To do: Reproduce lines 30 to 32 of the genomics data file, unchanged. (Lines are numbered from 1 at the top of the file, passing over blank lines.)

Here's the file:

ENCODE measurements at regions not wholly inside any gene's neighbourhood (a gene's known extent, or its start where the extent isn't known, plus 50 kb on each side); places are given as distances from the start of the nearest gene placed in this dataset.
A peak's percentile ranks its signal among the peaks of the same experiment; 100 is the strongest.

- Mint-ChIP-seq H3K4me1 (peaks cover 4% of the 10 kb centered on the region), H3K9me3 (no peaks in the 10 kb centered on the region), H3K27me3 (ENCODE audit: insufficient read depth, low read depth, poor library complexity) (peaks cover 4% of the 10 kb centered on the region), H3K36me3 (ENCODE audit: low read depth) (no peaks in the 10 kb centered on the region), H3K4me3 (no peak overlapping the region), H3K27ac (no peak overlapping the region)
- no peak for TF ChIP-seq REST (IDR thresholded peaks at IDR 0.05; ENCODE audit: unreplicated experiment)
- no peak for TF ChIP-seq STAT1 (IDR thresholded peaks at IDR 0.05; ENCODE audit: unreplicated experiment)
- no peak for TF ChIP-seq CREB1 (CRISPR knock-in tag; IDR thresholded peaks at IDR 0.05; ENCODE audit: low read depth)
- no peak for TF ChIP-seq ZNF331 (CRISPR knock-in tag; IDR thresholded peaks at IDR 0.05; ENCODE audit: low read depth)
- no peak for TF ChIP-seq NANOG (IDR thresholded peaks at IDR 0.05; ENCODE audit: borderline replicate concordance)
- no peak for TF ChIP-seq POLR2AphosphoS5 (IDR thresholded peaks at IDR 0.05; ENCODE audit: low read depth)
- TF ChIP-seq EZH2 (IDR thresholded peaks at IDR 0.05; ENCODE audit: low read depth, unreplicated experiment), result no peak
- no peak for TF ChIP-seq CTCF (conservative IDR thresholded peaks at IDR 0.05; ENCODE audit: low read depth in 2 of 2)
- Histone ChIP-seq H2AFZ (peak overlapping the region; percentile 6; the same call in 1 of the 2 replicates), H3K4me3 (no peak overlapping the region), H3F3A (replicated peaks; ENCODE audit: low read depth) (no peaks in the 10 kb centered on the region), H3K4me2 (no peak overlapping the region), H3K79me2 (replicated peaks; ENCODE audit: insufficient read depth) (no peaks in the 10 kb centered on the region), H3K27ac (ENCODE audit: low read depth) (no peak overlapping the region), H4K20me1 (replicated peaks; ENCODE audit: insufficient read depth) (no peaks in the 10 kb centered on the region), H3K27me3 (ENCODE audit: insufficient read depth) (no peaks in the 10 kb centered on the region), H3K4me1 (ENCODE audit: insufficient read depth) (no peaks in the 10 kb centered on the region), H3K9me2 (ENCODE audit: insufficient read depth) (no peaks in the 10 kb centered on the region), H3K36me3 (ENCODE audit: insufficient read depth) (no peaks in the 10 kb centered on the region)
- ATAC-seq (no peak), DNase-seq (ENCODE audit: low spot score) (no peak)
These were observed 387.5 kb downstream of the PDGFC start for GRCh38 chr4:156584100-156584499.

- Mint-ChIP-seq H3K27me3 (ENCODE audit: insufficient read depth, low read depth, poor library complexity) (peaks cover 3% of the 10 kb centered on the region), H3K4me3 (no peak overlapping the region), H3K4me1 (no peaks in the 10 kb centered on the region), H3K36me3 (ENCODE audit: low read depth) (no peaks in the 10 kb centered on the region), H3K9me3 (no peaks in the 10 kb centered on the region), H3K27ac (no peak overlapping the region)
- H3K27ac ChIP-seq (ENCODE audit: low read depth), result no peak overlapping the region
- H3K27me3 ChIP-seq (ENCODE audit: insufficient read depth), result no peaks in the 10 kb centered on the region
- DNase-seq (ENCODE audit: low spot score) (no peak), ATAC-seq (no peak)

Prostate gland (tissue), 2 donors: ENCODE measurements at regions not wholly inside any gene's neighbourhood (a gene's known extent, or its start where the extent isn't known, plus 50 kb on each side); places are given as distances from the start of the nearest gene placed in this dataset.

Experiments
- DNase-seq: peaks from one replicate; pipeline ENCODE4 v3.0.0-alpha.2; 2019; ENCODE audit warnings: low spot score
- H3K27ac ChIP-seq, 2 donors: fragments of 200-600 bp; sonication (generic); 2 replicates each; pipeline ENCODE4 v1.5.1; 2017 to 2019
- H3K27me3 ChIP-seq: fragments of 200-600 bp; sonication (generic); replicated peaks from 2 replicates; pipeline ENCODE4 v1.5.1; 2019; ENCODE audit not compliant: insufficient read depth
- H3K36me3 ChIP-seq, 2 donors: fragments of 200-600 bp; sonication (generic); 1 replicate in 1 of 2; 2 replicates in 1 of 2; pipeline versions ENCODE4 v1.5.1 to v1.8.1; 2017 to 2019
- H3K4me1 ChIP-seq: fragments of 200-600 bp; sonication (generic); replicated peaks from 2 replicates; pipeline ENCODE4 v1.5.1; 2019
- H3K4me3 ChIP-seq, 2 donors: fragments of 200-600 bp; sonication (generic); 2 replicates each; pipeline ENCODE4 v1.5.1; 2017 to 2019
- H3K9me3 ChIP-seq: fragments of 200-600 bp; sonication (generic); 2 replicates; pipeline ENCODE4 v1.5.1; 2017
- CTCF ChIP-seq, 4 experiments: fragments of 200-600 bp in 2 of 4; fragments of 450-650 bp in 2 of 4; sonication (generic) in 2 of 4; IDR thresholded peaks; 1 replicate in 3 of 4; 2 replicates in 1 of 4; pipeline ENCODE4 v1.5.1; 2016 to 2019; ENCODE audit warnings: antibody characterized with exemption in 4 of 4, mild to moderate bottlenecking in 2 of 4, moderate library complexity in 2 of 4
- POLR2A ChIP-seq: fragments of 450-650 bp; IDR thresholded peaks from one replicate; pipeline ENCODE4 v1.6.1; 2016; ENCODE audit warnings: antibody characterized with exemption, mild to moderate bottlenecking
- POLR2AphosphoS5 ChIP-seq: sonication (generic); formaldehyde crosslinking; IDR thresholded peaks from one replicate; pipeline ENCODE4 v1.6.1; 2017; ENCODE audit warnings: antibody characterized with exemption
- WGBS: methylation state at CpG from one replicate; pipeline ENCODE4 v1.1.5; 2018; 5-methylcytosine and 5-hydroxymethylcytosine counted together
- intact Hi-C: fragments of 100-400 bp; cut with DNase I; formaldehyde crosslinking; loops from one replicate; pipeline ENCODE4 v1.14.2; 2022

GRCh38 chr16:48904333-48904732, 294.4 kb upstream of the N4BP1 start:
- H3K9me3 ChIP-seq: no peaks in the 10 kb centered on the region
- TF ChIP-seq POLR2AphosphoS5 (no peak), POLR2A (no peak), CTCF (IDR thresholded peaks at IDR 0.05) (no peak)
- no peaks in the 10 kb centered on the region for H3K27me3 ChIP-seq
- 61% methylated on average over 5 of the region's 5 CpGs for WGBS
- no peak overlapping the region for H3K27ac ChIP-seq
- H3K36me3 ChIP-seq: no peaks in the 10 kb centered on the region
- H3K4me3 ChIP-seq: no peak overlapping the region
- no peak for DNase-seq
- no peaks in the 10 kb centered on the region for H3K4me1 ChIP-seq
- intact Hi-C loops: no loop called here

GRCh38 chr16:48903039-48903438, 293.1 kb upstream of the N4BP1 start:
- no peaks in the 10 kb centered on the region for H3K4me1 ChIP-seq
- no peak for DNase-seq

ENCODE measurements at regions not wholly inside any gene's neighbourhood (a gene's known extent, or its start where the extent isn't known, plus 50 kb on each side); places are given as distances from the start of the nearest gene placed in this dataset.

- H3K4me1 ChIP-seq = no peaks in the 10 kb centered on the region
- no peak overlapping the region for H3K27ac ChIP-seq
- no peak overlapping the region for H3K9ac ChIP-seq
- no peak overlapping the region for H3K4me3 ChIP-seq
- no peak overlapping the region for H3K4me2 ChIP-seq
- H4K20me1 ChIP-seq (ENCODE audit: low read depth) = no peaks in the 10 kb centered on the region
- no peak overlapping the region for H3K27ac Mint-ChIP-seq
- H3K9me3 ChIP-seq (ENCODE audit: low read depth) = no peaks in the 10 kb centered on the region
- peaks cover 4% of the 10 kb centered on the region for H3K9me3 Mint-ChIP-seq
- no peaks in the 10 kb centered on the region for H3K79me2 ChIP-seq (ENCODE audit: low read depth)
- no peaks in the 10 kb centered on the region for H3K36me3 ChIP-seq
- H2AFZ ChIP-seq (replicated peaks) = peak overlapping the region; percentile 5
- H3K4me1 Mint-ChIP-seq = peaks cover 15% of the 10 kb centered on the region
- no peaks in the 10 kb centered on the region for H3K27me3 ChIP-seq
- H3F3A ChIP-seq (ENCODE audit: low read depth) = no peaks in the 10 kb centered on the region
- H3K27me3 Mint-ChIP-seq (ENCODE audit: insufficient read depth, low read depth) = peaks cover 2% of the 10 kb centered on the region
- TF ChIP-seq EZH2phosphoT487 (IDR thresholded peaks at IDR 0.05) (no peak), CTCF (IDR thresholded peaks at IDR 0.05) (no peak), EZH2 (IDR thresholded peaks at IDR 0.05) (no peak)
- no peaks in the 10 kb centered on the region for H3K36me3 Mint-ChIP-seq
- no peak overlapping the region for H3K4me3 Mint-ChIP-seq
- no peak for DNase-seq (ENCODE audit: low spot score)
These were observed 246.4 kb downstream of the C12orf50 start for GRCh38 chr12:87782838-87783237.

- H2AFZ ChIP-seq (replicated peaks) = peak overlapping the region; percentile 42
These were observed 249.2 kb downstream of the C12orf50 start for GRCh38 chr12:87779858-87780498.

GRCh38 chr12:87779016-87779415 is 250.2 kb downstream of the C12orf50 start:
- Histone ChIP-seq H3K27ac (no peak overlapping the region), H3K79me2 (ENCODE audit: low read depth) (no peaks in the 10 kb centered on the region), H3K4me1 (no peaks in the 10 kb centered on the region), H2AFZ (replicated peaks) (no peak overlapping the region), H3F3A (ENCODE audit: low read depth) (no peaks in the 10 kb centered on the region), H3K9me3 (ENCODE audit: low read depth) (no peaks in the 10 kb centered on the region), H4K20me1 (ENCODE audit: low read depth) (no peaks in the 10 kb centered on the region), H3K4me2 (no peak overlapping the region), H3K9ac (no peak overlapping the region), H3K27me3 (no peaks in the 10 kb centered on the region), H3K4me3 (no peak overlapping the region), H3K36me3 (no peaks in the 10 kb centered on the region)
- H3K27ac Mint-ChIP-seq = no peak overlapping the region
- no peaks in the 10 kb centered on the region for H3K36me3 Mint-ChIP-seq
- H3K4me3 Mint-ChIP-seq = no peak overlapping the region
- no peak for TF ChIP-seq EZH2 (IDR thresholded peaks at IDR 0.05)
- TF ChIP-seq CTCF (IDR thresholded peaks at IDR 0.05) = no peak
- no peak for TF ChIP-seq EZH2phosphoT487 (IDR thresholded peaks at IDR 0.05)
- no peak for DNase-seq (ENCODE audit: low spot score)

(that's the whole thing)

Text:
- POLR2AphosphoS5 ChIP-seq: sonication (generic); formaldehyde crosslinking; IDR thresholded peaks from one replicate; pipeline ENCODE4 v1.6.1; 2017; ENCODE audit warnings: antibody characterized with exemption
- WGBS: methylation state at CpG from one replicate; pipeline ENCODE4 v1.1.5; 2018; 5-methylcytosine and 5-hydroxymethylcytosine counted together
- intact Hi-C: fragments of 100-400 bp; cut with DNase I; formaldehyde crosslinking; loops from one replicate; pipeline ENCODE4 v1.14.2; 2022